U.S. Financial Regulators Push Banks to Transition Away From Libor

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Treasury Secretary Janet Yellen is among top financial officials warning financial institutions not to delay replacing the London interbank offered rate as a benchmark.



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hollie adams/pool/Shutterstock

WASHINGTON—Top U.S. financial officials on Friday pressed banks to stop using the London interbank offered rate on new transactions by the end of 2021, warning that firms aren’t moving swiftly enough to replace the benchmark for hundreds of trillions of dollars in financial contracts.

Treasury Secretary

Janet Yellen

and other top officials pressed the issue at a meeting of the Financial Stability Oversight Council, a group that monitors the stability of the financial system.

“We are at a key inflection point,”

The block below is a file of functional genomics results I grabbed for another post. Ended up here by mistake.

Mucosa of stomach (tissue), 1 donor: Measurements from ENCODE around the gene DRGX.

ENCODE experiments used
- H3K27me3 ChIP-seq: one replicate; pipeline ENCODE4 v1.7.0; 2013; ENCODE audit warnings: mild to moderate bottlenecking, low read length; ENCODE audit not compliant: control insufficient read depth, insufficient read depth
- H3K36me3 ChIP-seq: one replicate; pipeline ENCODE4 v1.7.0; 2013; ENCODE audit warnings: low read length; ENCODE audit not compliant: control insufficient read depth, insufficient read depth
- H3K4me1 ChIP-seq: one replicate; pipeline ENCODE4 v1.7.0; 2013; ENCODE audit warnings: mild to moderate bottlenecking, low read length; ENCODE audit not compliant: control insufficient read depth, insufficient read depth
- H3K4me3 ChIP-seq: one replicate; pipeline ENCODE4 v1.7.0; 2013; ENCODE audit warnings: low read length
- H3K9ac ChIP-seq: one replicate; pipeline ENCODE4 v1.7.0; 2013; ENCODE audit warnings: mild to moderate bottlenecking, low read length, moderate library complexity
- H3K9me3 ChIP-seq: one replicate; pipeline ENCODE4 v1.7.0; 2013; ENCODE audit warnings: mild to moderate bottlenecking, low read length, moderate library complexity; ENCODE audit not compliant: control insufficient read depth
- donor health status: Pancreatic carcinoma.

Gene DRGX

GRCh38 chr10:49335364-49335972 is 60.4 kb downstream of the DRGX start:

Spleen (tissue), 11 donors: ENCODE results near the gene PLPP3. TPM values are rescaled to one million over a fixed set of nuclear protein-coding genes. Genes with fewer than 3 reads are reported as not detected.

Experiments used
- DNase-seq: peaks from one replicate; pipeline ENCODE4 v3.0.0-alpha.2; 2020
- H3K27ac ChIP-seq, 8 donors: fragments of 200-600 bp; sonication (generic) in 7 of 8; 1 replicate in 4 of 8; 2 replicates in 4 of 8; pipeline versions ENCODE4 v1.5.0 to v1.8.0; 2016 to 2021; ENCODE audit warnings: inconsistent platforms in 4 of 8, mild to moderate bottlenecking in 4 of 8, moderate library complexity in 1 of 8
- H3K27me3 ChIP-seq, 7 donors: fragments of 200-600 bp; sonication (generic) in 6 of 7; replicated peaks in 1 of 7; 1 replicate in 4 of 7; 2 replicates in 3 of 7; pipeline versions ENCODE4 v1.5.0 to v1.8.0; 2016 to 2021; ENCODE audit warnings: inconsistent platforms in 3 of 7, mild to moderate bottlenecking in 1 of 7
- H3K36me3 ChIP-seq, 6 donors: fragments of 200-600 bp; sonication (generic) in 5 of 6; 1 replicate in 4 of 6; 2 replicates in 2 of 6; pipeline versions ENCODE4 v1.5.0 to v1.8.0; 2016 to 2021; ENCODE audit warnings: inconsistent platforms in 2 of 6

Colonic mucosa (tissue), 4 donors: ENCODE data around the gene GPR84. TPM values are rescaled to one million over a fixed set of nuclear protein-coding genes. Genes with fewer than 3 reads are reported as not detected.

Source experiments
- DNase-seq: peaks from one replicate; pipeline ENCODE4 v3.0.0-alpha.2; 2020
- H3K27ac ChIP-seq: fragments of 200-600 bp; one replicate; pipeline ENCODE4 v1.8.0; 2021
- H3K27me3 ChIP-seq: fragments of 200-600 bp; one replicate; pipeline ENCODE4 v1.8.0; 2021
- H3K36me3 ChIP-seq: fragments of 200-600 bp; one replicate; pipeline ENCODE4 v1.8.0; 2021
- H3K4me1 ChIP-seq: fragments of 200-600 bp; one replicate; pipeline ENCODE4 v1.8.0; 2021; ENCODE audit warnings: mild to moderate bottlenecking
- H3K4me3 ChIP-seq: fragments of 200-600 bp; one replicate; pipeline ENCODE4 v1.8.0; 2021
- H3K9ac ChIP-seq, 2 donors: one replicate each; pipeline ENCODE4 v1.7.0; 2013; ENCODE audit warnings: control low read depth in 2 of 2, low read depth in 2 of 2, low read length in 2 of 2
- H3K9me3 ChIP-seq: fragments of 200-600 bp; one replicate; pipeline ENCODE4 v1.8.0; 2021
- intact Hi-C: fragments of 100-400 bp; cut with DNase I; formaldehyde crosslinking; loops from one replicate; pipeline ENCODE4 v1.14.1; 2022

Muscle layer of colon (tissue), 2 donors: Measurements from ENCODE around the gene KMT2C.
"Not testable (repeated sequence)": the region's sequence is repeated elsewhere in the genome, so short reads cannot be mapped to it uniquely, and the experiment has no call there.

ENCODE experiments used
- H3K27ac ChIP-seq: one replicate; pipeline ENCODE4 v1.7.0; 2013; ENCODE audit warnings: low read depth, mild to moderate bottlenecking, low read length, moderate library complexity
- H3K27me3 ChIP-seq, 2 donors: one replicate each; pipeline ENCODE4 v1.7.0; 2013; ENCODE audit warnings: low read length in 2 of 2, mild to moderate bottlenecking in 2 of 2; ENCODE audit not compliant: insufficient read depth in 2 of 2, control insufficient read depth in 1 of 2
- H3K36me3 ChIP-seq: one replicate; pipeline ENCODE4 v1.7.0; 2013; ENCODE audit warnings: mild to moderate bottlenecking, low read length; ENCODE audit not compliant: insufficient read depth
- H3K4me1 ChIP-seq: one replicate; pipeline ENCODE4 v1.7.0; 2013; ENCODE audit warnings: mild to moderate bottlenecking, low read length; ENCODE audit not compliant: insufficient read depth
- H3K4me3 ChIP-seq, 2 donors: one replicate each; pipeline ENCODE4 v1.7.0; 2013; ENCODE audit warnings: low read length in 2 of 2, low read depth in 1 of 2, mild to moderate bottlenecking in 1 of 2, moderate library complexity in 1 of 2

Randal Quarles,

the Fed’s point person on financial regulation, said at the meeting. “The deniers and the laggards are engaging in magical thinking. Libor is over.”

The exhortations amount to the strongest and clearest guidance yet from top policy makers about the risks to banks for writing new contracts based on Libor. The benchmark is scheduled for replacement at the end of 2021 in the wake of a manipulation scandal.

Rather than dwindling as regulators have urged, loans tied to Libor have grown to around $223 trillion this year compared with $199 trillion at the end of 2016, according to a March report from the Alternative Reference Rates Committee, a financial industry group made up of major banks, insurers and asset managers alongside the Federal Reserve Bank of New York.

The increase is one sign lenders have yet to fully embrace the Fed’s preferred replacement: the Secured Overnight Financing Rate, or SOFR. While large banks and mortgage lenders like

Fannie Mae

have started actively using the benchmark, some large U.S. corporations and other borrowers held off, seeking a benchmark that could fix rates over longer time spans.

Write to Andrew Ackerman at andrew.ackerman@wsj.com and Dave Michaels at dave.michaels@wsj.com

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